Instead of articles, Hungarian conjugates verbs in one of two ways for definite and indefinite objects. Olvasok könyvet means “I read a book,” while Olvasom a könvyet is “I read the book.”
Because possession, tense, and number are indicated by suffixes, not word order in a sentence, Hungarian sentence structure is very loose and flexible. Sounds forgiving for a novice speaker, huh? The truth is that any sentence can take on several meanings if the suffixes are altered slightly. It’s a confusing system to learn.
The good news about Japanese? For English speakers, pronunciation is a cinch. Japanese vowel and consonant sounds are very familiar to those fluent in English, which makes the language easy to parrot and understand.
The tough part? Written Japanese can be a headache to learn. It uses four alphabets including the Chinese-influenced kanji (pictoral), two phonetic writing systems, and the Roman alphabet (Romanji).
The notion of honorific language is challenging for learners. Japanese speech can vary with levels of politeness, with each level having set forms and rules. English has no set way of speaking honorifically or intimately, and learners may have trouble recalling when and where to use honorific speech.
Grammatically, Japanese is a mixed bag. There are only three irregular verbs and a pretty consistent structure, with verbs at the end of the sentence. Nouns carry no gender or number, though they can function as adjectives or adverbs, which can be confusing for readers.
Studying Japanese? Check out Matador’s 10 Essential Tips for Learning Japanese and 10 Extraordinarily Useful Japanese Phrases for Travelers.
The Navajo language was famously used as a code by US forces in World War Two. In the Pacific battles, Japanese codebreakers cracked other allied dialects and coded language. They could never decipher Navajo.
Navajo is a verb-centred language. Even adjectives have no direct translation into Navajo; descriptions are given through verbs. It’s a prefix-heavy language, with 25 kinds of pronominal prefixes which can be stacked onto one another. This forms incredibly long phrases like chidí naaʼnaʼí beeʼeldǫǫhtsoh bikááʼ dah naaznilígíí which means “army tank.”
Another feature unique to Navajo is animacy, wherein nouns will take on certain verbs according to their rank in the hierarchy of animation. Humans and lightning are highest, children and big animals come next, and abstractions sit at the bottom. It’s a fascinating aspect of the language and culture, but a tough one to memorize and put into practice.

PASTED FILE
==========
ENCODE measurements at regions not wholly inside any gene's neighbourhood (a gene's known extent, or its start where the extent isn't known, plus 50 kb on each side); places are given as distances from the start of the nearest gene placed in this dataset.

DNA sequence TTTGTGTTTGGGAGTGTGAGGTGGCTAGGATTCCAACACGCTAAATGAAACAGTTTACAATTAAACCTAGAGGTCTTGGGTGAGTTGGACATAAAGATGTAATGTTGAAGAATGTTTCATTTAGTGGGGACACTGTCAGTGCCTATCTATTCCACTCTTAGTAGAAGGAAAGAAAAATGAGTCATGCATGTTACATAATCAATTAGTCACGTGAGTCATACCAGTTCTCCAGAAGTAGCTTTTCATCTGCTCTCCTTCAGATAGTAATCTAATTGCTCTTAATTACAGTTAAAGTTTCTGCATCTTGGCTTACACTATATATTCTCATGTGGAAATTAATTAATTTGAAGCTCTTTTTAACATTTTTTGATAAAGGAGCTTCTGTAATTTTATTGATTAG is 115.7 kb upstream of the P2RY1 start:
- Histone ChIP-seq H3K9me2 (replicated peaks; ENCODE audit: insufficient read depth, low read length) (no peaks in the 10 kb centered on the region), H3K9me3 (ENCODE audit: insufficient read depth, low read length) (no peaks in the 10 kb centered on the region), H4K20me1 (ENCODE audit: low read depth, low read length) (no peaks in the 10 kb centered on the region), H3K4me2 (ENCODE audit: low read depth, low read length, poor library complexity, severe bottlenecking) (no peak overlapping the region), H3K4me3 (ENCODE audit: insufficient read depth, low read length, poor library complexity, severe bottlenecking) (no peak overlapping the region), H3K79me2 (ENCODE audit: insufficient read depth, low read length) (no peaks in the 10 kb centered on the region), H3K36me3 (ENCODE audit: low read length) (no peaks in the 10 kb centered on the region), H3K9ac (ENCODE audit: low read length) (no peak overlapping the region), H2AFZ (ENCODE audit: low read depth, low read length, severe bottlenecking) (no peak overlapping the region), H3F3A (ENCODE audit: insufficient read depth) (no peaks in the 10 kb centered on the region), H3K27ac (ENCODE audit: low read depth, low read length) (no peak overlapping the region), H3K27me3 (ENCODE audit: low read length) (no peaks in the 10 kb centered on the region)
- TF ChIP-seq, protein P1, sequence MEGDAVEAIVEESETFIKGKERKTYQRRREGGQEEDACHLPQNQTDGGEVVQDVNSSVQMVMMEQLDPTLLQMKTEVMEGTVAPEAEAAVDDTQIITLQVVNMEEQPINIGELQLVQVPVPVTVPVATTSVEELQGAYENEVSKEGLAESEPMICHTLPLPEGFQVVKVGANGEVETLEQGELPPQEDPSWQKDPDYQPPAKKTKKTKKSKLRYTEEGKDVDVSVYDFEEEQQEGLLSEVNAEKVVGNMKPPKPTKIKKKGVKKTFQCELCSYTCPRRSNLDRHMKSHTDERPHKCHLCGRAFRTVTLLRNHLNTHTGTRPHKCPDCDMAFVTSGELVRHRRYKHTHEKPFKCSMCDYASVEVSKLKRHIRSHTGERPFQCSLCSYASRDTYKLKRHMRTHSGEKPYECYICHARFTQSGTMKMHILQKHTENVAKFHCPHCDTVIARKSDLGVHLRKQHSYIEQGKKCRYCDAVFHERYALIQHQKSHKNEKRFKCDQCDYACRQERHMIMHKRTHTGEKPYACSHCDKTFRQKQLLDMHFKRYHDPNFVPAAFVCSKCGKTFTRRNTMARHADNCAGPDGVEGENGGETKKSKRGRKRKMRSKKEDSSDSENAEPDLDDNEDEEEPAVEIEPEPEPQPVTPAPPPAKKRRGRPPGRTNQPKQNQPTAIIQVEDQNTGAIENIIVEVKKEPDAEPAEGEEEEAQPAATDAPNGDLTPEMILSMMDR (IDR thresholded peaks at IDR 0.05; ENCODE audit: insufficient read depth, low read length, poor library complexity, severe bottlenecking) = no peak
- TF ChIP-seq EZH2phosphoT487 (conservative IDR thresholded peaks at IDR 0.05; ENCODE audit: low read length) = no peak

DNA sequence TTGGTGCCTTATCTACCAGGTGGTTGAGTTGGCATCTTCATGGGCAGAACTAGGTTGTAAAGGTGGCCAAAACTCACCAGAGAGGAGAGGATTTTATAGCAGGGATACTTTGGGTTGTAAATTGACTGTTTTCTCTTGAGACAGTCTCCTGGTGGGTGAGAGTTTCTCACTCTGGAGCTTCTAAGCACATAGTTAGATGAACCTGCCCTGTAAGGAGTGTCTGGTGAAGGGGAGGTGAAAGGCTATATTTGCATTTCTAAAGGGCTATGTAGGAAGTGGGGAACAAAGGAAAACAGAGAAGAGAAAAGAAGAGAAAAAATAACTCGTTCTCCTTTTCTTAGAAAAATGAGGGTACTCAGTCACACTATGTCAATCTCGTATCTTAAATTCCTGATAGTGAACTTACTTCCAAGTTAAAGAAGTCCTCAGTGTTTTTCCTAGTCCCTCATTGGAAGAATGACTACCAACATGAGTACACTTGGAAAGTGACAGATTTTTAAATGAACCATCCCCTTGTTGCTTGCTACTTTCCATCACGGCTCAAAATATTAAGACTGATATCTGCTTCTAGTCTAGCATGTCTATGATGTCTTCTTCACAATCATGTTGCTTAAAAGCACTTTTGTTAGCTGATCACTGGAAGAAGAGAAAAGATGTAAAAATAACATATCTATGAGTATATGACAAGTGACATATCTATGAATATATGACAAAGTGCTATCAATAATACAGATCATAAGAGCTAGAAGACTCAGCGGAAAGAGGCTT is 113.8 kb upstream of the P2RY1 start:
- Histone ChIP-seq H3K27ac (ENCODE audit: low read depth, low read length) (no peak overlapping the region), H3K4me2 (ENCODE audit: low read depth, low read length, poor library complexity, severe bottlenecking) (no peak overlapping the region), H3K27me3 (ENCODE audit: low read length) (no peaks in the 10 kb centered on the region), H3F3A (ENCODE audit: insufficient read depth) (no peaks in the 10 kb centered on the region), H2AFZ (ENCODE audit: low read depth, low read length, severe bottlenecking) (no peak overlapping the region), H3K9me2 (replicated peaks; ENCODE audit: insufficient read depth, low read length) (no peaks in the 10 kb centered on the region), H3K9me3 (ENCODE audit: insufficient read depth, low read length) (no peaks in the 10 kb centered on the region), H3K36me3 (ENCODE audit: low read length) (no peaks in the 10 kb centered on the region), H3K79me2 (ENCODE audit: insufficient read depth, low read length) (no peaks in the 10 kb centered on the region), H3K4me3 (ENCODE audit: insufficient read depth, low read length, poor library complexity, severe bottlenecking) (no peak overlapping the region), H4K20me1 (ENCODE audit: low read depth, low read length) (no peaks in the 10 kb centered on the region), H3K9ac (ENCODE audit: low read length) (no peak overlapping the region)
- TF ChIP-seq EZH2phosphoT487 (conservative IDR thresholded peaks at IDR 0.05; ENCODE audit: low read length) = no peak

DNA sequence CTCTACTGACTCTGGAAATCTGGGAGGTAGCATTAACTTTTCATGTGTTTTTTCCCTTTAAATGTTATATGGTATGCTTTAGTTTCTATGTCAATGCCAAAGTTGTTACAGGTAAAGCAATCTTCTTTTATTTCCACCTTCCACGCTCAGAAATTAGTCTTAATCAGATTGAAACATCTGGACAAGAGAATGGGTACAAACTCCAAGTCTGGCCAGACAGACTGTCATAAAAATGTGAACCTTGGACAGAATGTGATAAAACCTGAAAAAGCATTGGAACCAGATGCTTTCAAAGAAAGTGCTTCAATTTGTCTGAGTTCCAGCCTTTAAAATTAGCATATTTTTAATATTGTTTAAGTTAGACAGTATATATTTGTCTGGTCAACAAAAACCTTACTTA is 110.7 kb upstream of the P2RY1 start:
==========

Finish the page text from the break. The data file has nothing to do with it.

Written Mandarin is pictoral and contains over 20,000 characters. Some base characters, like root words, appear in other symbols, like (the character for “woman” forming part of “sister.” The written form of the language has no phonic connection to the spoken form.
Mandarin, like Cantonese, is a tonal language, and a misused inflection can change the meaning of a sentence. The syllable “ma” can mean mother or horse, depending on the inflection, which could lead to grave insults at the dinner table.
Grammatically, Mandarin is far simpler than Indo-European languages. Words, for the most part, have only one grammatical form. Their function is shown through prepositions, word order and particles. Building and comprehending this syntax, however, takes time. There are some tough elements like Mandarin adverbs: a dozen words which have no direct English translation.
At first, the language seems far easier than other East Asian tongues. No tones! No pictoral writing system!
It’s true that reading and writing in Korean is easy to master, as the language uses the very logical Hangul phonetic written system. Speaking and listening, while tone-free, can be challenging with unique sounds that are hard for English speakers to recognize, let alone master.
The biggest challenge with Korean lies in the grammar. Verbs can be conjugated hundreds of ways, depending on tense, mood, age and seniority. Like Japanese, one sentence can be said in three different ways, depending on the relationship between the speaker and addressee. Adjectives are conjugated too, with hundreds of possible endings. Also, there are also two different number systems, quite different from one another.
Have you studied any of these languages? What did you find most difficult? What other languages have you studied that are particularly hard for English speakers to learn?
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Anne Merritt has lived in Canada, Europe, and Asia. She teaches ESL, writes, haggles, hikes, and wears sunscreen fanatically. Her work has appeared in The Globe and Mail, GoOverseas.com, and The Compass. Check out her blog.